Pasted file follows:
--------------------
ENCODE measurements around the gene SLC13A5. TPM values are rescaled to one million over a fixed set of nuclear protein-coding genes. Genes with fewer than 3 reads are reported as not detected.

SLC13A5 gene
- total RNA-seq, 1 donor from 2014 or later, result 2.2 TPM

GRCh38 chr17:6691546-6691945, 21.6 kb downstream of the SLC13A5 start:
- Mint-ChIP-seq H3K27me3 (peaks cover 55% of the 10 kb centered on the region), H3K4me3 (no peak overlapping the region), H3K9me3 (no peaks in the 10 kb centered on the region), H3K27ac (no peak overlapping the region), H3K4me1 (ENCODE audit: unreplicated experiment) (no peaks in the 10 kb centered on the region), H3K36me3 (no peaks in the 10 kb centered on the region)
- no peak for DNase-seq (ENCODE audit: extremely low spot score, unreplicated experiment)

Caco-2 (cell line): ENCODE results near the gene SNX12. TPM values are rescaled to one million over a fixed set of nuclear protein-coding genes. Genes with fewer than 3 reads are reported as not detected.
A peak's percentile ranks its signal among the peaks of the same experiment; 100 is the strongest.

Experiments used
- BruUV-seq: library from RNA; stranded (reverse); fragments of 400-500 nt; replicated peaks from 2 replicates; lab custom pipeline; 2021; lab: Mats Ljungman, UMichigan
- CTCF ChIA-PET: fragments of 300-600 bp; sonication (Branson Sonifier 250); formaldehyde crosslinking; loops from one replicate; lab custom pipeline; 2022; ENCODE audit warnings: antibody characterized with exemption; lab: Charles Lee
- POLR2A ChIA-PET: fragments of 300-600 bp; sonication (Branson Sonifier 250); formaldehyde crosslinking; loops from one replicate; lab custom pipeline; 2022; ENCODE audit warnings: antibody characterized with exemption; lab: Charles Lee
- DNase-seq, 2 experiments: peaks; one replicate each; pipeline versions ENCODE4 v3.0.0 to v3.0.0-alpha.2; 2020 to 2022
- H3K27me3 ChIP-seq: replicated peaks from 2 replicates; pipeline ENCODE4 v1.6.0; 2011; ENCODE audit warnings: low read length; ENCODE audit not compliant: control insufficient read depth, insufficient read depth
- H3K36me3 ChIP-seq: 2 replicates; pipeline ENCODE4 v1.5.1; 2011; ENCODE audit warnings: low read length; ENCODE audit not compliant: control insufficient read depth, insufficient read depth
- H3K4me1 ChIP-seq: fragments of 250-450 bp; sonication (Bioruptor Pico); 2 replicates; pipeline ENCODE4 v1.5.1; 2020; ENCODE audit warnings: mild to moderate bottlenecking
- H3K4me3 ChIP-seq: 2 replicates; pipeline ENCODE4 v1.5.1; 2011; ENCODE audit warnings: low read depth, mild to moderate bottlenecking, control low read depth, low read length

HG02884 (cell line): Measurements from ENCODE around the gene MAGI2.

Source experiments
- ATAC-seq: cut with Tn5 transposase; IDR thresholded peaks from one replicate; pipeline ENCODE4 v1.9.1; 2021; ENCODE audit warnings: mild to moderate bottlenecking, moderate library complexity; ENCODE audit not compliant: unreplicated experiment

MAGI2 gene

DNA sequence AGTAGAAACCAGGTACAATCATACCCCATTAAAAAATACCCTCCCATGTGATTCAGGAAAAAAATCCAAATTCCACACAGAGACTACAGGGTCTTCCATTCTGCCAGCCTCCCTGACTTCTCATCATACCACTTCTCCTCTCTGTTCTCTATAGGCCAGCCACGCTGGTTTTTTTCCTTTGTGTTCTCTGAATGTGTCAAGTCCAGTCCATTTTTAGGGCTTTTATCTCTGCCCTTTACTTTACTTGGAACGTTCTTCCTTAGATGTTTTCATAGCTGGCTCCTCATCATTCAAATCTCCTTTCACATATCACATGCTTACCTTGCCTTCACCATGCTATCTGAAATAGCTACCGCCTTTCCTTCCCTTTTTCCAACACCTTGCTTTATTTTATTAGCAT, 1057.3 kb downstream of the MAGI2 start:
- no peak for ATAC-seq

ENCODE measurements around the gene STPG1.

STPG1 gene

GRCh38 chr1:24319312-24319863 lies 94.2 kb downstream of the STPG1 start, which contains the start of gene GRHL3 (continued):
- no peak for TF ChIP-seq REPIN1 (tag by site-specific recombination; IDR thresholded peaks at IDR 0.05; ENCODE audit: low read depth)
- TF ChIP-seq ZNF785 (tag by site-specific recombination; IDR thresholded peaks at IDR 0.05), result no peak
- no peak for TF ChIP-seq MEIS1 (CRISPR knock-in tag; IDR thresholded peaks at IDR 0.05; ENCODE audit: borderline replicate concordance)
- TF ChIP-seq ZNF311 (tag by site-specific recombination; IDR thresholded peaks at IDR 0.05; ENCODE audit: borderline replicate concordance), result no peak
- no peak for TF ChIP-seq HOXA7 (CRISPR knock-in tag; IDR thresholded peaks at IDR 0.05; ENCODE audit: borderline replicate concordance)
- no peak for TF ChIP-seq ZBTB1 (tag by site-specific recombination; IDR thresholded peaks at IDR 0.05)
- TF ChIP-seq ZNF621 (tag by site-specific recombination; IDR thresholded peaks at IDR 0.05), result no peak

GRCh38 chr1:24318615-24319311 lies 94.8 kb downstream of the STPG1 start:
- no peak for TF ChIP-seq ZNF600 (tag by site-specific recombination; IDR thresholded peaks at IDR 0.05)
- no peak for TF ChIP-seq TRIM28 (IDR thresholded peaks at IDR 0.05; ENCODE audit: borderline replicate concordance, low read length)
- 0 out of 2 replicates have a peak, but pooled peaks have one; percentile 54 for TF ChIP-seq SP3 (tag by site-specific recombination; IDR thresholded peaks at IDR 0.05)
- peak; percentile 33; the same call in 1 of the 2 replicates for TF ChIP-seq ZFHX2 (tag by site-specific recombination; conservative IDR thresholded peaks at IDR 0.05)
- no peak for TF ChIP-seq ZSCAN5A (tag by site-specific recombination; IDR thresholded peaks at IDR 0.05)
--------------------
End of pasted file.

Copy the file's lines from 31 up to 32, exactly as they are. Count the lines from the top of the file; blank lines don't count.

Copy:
- no peak for TF ChIP-seq HOXA7 (CRISPR knock-in tag; IDR thresholded peaks at IDR 0.05; ENCODE audit: borderline replicate concordance)
- no peak for TF ChIP-seq ZBTB1 (tag by site-specific recombination; IDR thresholded peaks at IDR 0.05)